Back to school can be a stressful time for any parent, but if you have a child with ADHD, the stress can reach a totally different level. Continue reading for some great tips on easing your ADHD child into a new school year.
That Time Again
With summertime coming to a close, it's time to start thinking about getting kids ready to go back to school. While this can be a daunting task for any parent, parents of kids with ADHD have their own set of special concerns and considerations to tackle. From teachers to medications to homework, there are several things that must be taken care of--both before school starts and after.
Let's look at some helpful tips for making the transition into a new school year easier for you and your ADHD student.
Get into the Routine
As the parent of a child with ADHD, you may already know the importance of a daily routine. While this rings true throughout everyday life, it is super important when a new school year is quickly approaching.
Perhaps the most important factor in a routine is sleep since it affects everything from focus and learning to behavior and mood. One study discussed on ADDitude showed that ADHD kids are three times more likely to have difficulty falling or staying asleep. Also, kids with ADHD often exhibit worsened symptoms when they are sleep deprived. For these reasons, you must make it a point to establish a solid routine. A couple weeks before school starts, gradually begin implementing a bedtime that will be used throughout the school year, and try to stick to it as much as possible. Encourage your child to relax and unwind an hour or so prior to the bedtime, and provide a snack if needed. Electronics should be off-limits during this time since they often make it harder for kids' brains to calm down.
According to an article published on WebMD, child psychologist Betsy Corrin of Packard Children's Hospital and the Stanford University School of Medicine states that one of the hardest areas for ADHD kids is the school morning routine since it contains many steps and not much time.
Whether it's by you or an alarm, make sure your child starts getting up in the morning closer and closer to the time he will be during the school year. Then, help him or her get their morning routine down pat (to the minute if possible); showering or bathing, teeth brushing, getting dressed and eating breakfast are all things to consider. If you get your ADHD child in the swing of things before school begins, it will be much easier for him to function on that often overwhelming first day.
Some parents allow their ADHD children to take a break from their medications over the summer. However, according to psychologist Thomas E. Brown, this may not be the best idea for all kids with ADHD. For those who need their medication simply to help them focus in school, a break may be a good idea. For others with more severe ADHD who need their medication to follow directions and get along with others, a break would probably not be recommended.
If you choose to give your child a break, it's a good idea to make an appointment with your child's doctor a month or so before school starts to discuss the current state of things and the upcoming school year. This includes assessing your child's functioning and any other issues that may have developed or disappeared over the summer.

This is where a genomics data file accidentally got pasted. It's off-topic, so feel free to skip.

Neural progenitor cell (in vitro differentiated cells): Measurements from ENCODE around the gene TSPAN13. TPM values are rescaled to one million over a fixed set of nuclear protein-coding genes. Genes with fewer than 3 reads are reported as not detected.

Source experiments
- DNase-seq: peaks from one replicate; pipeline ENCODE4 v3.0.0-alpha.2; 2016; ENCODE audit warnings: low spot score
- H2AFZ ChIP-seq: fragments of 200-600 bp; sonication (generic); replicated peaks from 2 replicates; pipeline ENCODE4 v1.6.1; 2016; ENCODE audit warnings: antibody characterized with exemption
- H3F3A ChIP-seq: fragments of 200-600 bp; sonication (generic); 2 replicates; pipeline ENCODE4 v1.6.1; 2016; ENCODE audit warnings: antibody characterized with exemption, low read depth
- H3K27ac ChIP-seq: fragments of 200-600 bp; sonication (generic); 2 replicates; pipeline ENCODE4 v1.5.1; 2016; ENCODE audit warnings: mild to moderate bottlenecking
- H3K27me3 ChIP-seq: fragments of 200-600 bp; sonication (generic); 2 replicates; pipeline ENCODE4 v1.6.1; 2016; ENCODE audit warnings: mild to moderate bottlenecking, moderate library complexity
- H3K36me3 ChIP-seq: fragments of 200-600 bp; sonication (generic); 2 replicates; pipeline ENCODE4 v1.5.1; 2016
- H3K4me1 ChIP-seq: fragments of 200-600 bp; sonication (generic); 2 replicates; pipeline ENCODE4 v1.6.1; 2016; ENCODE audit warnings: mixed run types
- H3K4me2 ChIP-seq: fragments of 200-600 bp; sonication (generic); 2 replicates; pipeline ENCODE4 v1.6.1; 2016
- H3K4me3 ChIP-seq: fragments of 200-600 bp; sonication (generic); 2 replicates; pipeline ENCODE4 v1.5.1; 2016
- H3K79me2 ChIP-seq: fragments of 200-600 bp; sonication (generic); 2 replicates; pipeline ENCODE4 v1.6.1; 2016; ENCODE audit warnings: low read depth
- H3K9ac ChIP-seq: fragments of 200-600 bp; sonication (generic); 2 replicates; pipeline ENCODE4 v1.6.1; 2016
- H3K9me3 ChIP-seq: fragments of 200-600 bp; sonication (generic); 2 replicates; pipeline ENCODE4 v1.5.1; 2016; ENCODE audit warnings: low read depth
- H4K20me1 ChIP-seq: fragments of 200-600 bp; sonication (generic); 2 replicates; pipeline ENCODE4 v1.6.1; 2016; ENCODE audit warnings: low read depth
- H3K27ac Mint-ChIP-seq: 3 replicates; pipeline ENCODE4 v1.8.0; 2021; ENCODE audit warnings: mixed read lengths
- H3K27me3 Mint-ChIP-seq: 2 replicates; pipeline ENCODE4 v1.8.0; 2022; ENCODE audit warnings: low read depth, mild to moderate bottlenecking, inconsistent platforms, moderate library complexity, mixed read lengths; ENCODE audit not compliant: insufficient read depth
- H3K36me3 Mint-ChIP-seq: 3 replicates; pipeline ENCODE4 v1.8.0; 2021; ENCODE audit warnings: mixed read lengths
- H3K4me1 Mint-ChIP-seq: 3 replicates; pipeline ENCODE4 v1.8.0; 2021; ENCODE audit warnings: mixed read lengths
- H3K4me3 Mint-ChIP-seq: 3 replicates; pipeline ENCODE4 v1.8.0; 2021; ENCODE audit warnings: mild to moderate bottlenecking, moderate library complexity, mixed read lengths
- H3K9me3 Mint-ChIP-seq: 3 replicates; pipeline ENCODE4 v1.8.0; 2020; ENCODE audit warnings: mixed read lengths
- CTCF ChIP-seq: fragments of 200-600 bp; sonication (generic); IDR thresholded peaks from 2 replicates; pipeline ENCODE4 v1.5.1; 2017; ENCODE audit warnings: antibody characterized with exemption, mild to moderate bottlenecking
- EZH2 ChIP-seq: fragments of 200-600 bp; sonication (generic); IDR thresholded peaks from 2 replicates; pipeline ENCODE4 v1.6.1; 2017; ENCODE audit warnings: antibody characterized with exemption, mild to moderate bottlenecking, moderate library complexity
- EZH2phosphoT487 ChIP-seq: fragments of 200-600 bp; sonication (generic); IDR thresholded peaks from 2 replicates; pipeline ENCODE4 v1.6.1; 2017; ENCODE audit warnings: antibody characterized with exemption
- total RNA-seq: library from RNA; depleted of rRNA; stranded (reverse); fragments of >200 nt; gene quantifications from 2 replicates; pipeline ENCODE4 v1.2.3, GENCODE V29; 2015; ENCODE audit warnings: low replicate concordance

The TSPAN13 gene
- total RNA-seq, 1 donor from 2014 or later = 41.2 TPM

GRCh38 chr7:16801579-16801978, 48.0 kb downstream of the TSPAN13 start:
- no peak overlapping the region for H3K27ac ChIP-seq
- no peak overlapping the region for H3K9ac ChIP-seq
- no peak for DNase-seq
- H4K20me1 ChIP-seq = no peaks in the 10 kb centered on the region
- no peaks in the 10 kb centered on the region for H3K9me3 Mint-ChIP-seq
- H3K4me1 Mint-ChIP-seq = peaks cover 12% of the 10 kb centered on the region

If the medication he was taking during the prior school year worked well, it should be reintroduced and adjusted as needed to be sure the dose is at the appropriate level once school begins. If the prior drug wasn't the best fit, a new drug should be introduced, and your child should be monitored closely by both you and your child's doctor. Additionally, taking care of this before school starts will hopefully allow any side effects to subside before the first day.
Another way to help prepare your ADHD child for the upcoming school year is to sit down and create a few goals for the year. These goals can give your child something to work for and a great sense of fulfillment if reached. According to ADHD & You, goals for ADHD kids should follow the SMART approach, which means they are Specific, Measurable, Attainable, Realistic, and Timely.
For example, maybe your child would like to get a better grade in math this year. By setting this goal early on, he will go to math class with it in mind. You should also inform your child's teacher of the goal so they can play an active role as well. If problems develop, positive reinforcement, as well as interventions and tutoring, may get your child back on the right track and closer to achieving his or her goal. This goal is specific, it can be measured (grades), it is attainable if worked for, it is realistic and not completely far-fetched, and it can be reached in a fairly short, foreseeable amount of time.
Your ADHD child may also be more likely to work hard towards a goal if there is a reward up for grabs. Offer small rewards, such as a family game night or going to a movie, to make their goals even more exciting and rewarding.
Information from Psych Central indicates that ADHD kids often struggle with organization skills due to executive functioning issues in the brain. Executive functioning refers to the time it takes to complete a task and the level of detail to which it was completed.